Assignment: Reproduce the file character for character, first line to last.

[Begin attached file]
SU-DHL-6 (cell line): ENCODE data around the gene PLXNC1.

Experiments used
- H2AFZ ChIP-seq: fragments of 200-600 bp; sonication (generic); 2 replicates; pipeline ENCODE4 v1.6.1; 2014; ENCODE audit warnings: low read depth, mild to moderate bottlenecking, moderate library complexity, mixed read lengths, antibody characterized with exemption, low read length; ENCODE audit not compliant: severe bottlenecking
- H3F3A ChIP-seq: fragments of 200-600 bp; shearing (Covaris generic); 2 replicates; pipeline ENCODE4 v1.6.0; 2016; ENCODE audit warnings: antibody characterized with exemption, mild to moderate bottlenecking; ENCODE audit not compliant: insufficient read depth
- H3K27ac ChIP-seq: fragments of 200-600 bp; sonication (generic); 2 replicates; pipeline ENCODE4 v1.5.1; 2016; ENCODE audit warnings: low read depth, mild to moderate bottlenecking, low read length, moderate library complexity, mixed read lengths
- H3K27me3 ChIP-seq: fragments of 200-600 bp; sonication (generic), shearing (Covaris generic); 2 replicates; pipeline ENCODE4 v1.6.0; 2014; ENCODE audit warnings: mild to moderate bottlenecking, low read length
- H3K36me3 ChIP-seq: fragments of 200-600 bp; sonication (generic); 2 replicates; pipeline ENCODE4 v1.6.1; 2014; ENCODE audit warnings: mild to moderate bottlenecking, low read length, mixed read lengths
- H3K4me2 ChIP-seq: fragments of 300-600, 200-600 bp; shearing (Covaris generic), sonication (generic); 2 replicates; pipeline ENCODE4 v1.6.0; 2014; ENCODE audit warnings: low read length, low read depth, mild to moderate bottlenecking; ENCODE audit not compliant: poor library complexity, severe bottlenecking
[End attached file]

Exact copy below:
SU-DHL-6 (cell line): ENCODE data around the gene PLXNC1.

Experiments used
- H2AFZ ChIP-seq: fragments of 200-600 bp; sonication (generic); 2 replicates; pipeline ENCODE4 v1.6.1; 2014; ENCODE audit warnings: low read depth, mild to moderate bottlenecking, moderate library complexity, mixed read lengths, antibody characterized with exemption, low read length; ENCODE audit not compliant: severe bottlenecking
- H3F3A ChIP-seq: fragments of 200-600 bp; shearing (Covaris generic); 2 replicates; pipeline ENCODE4 v1.6.0; 2016; ENCODE audit warnings: antibody characterized with exemption, mild to moderate bottlenecking; ENCODE audit not compliant: insufficient read depth
- H3K27ac ChIP-seq: fragments of 200-600 bp; sonication (generic); 2 replicates; pipeline ENCODE4 v1.5.1; 2016; ENCODE audit warnings: low read depth, mild to moderate bottlenecking, low read length, moderate library complexity, mixed read lengths
- H3K27me3 ChIP-seq: fragments of 200-600 bp; sonication (generic), shearing (Covaris generic); 2 replicates; pipeline ENCODE4 v1.6.0; 2014; ENCODE audit warnings: mild to moderate bottlenecking, low read length
- H3K36me3 ChIP-seq: fragments of 200-600 bp; sonication (generic); 2 replicates; pipeline ENCODE4 v1.6.1; 2014; ENCODE audit warnings: mild to moderate bottlenecking, low read length, mixed read lengths
- H3K4me2 ChIP-seq: fragments of 300-600, 200-600 bp; shearing (Covaris generic), sonication (generic); 2 replicates; pipeline ENCODE4 v1.6.0; 2014; ENCODE audit warnings: low read length, low read depth, mild to moderate bottlenecking; ENCODE audit not compliant: poor library complexity, severe bottlenecking